Amazon launched in Australia in December last year. One month later the marketplace attracted over 5,000 sellers. In fact, Amazon Australia is the fastest growing marketplace relative to its size. 55 new sellers join every day.
Retail works best when it is boring, and profitable. As much as there is innovation on how customers shop, and what products get made, at the end of the day it is about supply and demand.
In a statement issued this morning Amazon announced that more than 140,000 sellers surpassed $100,000 in sales on Amazon marketplace in 2017. Amazon also said that more than 300,000 US-based sellers started selling on Amazon last year.
Physical goods are rarely made in the US. Often the country of origin is China. China has been exporting goods to the US for decades, but now Chinese manufacturers want to sell direct-to-consumer. Marketplaces like Amazon are a perfect avenue.
Nothing describes the Amazon product reviews problem as well as Goodhart's law: when a measure becomes a target, it ceases to be a good measure.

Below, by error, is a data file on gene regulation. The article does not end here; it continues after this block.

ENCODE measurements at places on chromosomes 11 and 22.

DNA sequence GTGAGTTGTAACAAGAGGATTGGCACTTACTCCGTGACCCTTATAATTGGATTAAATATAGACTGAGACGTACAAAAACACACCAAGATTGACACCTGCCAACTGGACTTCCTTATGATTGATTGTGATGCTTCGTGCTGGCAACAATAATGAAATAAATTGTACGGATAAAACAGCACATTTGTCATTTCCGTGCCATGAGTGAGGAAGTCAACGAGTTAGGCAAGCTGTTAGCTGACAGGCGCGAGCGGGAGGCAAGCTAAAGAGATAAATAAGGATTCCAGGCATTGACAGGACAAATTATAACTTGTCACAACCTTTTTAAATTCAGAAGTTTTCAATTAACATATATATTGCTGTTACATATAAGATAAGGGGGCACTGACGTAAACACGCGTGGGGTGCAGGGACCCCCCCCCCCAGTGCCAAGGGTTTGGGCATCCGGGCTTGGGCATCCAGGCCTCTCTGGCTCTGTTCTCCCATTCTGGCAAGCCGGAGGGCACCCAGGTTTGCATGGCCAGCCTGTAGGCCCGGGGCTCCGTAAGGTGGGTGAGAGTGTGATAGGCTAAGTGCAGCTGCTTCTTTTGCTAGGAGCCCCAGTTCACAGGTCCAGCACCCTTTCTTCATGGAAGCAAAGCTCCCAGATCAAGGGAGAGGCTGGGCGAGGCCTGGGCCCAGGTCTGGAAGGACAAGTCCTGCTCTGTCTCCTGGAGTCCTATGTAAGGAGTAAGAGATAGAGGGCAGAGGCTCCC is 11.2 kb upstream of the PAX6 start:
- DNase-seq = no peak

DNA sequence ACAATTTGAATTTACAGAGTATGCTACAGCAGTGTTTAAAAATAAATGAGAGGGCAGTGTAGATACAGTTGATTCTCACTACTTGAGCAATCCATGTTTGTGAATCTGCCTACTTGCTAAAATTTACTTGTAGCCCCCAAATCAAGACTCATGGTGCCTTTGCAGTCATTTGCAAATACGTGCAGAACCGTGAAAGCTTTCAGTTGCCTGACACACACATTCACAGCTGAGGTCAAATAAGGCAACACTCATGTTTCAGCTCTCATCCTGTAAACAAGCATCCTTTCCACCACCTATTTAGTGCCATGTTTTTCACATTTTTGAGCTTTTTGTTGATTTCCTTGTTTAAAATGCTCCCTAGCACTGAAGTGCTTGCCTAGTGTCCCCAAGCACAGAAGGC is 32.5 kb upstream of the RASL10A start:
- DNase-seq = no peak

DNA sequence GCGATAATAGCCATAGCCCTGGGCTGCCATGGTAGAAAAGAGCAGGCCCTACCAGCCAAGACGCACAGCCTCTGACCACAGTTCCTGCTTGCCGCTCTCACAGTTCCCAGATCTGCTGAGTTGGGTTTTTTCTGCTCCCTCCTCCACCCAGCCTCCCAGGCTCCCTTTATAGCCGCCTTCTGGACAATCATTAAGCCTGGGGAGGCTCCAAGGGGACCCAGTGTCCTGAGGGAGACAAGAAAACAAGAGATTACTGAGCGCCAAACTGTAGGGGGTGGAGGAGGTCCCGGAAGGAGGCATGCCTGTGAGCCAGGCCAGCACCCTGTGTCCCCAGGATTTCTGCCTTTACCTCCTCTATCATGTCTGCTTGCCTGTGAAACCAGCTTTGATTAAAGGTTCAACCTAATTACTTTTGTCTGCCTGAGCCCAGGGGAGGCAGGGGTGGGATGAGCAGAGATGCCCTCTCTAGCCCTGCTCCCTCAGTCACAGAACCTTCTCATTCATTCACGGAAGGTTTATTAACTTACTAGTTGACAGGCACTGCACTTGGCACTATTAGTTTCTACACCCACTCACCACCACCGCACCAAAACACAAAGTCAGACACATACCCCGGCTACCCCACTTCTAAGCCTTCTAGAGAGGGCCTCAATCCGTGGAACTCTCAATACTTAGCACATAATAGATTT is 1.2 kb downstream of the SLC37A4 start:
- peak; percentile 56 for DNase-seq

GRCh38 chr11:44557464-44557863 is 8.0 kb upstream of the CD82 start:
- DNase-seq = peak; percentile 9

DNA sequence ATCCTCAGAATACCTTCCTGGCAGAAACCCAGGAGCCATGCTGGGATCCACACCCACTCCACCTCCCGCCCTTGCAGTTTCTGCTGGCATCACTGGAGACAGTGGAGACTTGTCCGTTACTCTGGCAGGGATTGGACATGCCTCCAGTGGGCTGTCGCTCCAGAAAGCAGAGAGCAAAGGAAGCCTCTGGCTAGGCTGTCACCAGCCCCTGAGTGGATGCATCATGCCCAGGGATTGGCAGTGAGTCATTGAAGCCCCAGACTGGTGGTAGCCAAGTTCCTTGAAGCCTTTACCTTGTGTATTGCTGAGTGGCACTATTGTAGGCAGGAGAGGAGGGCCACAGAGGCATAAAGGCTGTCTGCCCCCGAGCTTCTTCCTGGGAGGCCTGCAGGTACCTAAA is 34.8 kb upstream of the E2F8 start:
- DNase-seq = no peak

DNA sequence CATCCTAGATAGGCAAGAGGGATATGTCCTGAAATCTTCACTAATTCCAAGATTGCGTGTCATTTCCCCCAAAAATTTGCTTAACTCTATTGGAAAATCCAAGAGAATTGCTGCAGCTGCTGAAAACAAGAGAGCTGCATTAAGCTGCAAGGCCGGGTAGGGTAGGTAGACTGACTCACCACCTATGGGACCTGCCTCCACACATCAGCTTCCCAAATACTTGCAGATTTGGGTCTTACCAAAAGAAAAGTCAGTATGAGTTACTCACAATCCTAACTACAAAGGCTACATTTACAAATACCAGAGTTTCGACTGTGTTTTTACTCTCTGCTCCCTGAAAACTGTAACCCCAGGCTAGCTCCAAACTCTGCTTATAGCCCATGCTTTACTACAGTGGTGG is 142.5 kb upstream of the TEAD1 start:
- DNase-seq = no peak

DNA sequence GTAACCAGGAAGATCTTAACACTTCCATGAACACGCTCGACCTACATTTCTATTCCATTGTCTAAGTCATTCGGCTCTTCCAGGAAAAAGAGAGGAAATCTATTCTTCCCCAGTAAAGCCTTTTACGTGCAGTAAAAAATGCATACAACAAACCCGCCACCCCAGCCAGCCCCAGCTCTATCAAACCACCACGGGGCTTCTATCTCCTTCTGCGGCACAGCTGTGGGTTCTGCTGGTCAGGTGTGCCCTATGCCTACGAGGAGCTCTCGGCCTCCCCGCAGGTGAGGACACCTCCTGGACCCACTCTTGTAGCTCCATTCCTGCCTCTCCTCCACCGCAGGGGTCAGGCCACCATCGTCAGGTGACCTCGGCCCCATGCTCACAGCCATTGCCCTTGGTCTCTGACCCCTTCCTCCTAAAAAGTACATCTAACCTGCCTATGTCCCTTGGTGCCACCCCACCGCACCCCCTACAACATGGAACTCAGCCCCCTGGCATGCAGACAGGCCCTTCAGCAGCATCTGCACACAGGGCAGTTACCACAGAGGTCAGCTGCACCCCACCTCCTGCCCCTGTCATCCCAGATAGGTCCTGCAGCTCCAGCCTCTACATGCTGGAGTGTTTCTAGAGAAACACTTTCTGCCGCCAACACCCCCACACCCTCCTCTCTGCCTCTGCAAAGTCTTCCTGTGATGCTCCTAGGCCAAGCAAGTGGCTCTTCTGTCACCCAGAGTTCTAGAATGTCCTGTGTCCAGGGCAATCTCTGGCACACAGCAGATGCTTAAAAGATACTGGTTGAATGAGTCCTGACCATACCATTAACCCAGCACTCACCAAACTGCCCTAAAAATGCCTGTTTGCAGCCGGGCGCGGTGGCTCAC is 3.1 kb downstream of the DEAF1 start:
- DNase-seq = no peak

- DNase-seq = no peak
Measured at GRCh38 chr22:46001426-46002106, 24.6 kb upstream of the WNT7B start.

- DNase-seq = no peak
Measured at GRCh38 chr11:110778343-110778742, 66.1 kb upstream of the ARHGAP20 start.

In the last twelve months 113,098,076 seller reviews were left for Amazon marketplace sellers. Each seller on the marketplace receives seller feedback reviews from customers after a purchase. That's 309,857 seller reviews every day, 12,910 every hour, and 215 every minute.
Longterm success of Amazon, or any other platform for that matter, lies on its ability to make brands like it. Not one likes it today. Brands don't want to be on Amazon so bad they needed to have the European Court of Justice step in.
Putting aside the thousands of private-label brands, which are rarely more than a logo glued to an existing product, there are true new products being created for the Amazon market. They are often born from the data and insights on Amazon, and are digitally-native on Amazon alone. They don't involve retailers, they don't sell anywhere else - all they do is play the Amazon game really well.
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